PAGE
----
• 英文を日本語訳して下さい。

    Wire-cutting began on 21 May and an extra two days were added to the bombardment for more counter-battery fire. The main bombardment began on 31 May, with only one day of poor weather before the attack. Two flights of each observation squadron concentrated on counter-battery observation and one became a "bombardment flight", working with particular artillery '"bombardment groups" for wire-cutting and trench-destruction; these flights became "contact-patrol flights" intended to observe the positions of British troops once the assault began. The attack barrage was rehearsed on 3 June to allow British air observers to plot masked German batteries, which mainly remained hidden but many minor flaws in the British barrage were reported. A repeat performance on 5 June induced a larger number of hidden German batteries to reveal themselves. The 25th Division made its preparations on a front from the Wulverghem–Messines road to the Wulverghem–Wytschaete road, facing 1,200 yards (1,100 m) of the German front line, which tapered to the final objective 700 yards (640 m) wide at the near crest of the ridge, 3,000 yards (2,700 m) distant, behind nine German defensive lines. The advance would begin up a short rise to the near edge of the Steenbeek Valley, then up the steep rise from the valley floor between Hell and Sloping Roof Farms to Four Huns, Chest and Middle Farms on the main ridge, with Lumm Farm on the left flank of the objective. Artillery emplacements for the 25th divisional artillery and 112th Army Field Brigade were built and the Guards Division field artillery was placed in concealed forward positions. Road making and the construction of dug-outs and communication trenches took place between 12–30 April and between 11 May – 6 June.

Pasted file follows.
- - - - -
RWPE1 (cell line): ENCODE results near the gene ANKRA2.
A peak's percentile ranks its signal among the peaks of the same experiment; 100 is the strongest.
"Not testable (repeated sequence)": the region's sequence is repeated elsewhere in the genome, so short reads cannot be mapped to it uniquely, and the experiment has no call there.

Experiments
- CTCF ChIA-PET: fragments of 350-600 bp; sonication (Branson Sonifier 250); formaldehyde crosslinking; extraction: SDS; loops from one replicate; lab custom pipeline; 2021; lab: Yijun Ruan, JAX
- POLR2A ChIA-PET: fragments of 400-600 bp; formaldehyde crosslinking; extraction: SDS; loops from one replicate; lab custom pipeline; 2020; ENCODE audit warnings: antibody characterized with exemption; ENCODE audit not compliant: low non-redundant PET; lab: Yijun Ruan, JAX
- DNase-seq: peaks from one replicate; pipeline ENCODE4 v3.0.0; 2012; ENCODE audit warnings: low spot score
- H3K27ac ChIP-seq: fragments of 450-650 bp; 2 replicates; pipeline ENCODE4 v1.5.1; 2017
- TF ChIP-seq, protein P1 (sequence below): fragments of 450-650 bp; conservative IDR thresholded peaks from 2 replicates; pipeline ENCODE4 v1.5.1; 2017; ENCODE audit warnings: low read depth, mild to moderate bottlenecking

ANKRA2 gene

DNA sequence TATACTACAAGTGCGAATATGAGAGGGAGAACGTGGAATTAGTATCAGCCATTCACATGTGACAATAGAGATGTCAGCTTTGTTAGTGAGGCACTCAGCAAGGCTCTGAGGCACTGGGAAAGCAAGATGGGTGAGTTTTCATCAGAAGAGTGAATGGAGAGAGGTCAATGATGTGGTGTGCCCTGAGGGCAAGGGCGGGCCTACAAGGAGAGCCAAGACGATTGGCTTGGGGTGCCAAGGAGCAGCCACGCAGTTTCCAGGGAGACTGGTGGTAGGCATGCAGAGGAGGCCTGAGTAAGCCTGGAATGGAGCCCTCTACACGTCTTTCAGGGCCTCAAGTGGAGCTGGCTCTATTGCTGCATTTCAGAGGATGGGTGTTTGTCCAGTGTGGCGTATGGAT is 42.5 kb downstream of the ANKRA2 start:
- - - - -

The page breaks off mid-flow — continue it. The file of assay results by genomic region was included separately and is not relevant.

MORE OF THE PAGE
• 日本語訳をお願いいたします。

    With the coming of the night the Allied fire was significantly reduced in intensity which gave a chance to the defenders to repair part of the inflicted damage. At 6:00 On 6 of May the Allied artillery renewed its bombardment and continued in the same manner as the day before throughout the entire day. This time however the Italians, French and Russians also sent patrols to check the effect of the bombardment on the Bulgarian-German lines and test the strength of the fortifications. The Bulgarians and Germans managed to hold off their attempts to close on the lines by strong infantry and artillery fire. On this day the Central Powers artillery took a more active part in the battle and often engaged in counter-infantry and counter-battery work with the help of German reconnaissance planes. By the end of the day the Allied artillery once again reduced the intensity of its fire. In the morning on 7 of May the Allies renewed their bombardment once again. On this day the barrage was even more powerful than the previous days and the Italian and French guns fired more than 15,000 shells on the lines of the Bulgarian 2/2nd Infantry Brigade alone. Stronger reconnaissance patrols were dispatched but were once again held of by the Bulgarians and Germans, who answered with sending their own patrols to determine weather the Allies were preparing for a major infantry attack. The results of the three-day artillery barrage proved unsatisfactory and General Grossetti decided that it should be continued on the 8 of May with the help of four observation balloons. The day for the main infantry attack was finally set for the 9 of May.

  • 日本語訳をお願いいたします。